Dutch coalition agreement could be a matter of hours
Negotiators are on the brink of finalising a coalition agreement for a new Dutch cabinet. The deal between the conservative VVD and Christian Democrats CDA could be finalised today, says coalition mediator Ivo Opstelten. If this happens the outcome of the talks could be put to the VVD, CDA and Freedom party parliamentary parties on Wednesday. Mr Opstelten will be informed of the reactions of the three parliamentary parties on Thursday.
A minority VVD-Christian Democrat government would rely on parliamentary support from the far-right Freedom Party for a majority in the Lower House. Consequently there are two agreements being negotiated. A coalition deal and second agreement with the Freedom Party for its support. VVD leader Mark Rutte says the new cabinet will be named Rutte-Verhagen.
If agreement is reached within the next couple of days, the Christian Democrat Party will hold a special congress on Saturday to seek approval for the deal. All eyes will then be on the CDA, as many members of the party have expressed grave concerns about the cooperation with Geert Wilders' anti-Islam Freedom Party. Christian Democrat leader Maxime Verhagen has faced broadsides from a string of party elder statesmen, and two dissident CDA MPs threaten the coalition's flimsy one-seat majority. To complicate matters further, on Saturday Mr Wilders will be giving an anti-Islam speech in Berlin.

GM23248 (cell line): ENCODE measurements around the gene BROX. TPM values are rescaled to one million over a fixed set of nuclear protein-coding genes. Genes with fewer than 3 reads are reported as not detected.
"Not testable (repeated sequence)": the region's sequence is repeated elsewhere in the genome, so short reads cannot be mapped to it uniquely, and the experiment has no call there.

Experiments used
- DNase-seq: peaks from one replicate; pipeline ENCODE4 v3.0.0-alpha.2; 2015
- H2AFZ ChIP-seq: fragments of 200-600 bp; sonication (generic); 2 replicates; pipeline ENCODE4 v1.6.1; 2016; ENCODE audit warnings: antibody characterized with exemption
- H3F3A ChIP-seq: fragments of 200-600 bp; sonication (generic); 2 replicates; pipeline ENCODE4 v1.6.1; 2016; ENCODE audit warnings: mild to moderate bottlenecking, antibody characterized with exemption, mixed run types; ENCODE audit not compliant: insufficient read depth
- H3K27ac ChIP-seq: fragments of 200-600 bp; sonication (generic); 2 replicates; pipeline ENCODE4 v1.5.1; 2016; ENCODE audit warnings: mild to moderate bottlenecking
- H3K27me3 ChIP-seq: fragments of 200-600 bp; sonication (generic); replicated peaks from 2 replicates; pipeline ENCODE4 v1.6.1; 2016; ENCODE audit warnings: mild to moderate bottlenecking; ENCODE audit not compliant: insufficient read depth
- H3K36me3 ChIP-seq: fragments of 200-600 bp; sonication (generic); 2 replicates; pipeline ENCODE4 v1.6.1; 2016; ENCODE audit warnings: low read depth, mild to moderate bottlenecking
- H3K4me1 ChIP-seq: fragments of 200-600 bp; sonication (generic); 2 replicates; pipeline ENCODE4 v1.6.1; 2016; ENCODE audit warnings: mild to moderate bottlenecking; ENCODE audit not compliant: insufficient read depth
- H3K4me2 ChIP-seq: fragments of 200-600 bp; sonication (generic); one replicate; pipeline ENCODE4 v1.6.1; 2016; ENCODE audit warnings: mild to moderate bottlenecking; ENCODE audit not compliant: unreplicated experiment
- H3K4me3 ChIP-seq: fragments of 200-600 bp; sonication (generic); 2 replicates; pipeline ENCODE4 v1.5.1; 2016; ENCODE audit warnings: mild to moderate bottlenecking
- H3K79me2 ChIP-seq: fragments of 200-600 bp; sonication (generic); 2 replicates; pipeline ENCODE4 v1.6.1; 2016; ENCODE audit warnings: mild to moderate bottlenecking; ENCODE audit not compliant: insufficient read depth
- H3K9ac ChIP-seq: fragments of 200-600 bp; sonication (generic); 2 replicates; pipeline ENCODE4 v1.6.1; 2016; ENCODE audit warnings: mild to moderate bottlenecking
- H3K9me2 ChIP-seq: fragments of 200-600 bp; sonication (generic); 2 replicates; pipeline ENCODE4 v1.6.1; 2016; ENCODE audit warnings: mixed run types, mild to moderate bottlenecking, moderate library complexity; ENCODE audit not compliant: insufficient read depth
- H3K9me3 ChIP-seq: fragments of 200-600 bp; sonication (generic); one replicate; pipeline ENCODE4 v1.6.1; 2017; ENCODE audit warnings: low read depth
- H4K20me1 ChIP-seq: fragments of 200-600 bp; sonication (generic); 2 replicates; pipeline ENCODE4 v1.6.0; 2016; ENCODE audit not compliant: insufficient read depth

Today is day 111 of the cabinet formation. The elections were held on 9 June. Negotiations for a rightwing cabinet headed by VVD leader Mark Rutte have been underway since 5 August, after the failure of talks on a possible 'purple' cabinet, comprising the 'blue' VVD and three 'red' left-of-centre parties.
The talks for a rightwing cabinet were broken off in early September after the Freedom Party pulled out doubting CDA resolve to see the negotiations through. A letter by CDA co-negotiator Ab Klink voicing his reservations had been leaked to the press. After the resignation of Mr Klink, the Freedom Party agreed to come back to the negotiating table.
Labour Party leader Job Cohen has called the prospect of a right-wing government with support from the Freedom Party “the worst conceivable outcome of the coalition talks”. Socialist Party leader Emile Roemer says he is concerned about the measures in the agreements. Democrat D66 leader Alexander Pechtold called the development “an ill-fated adventure”.
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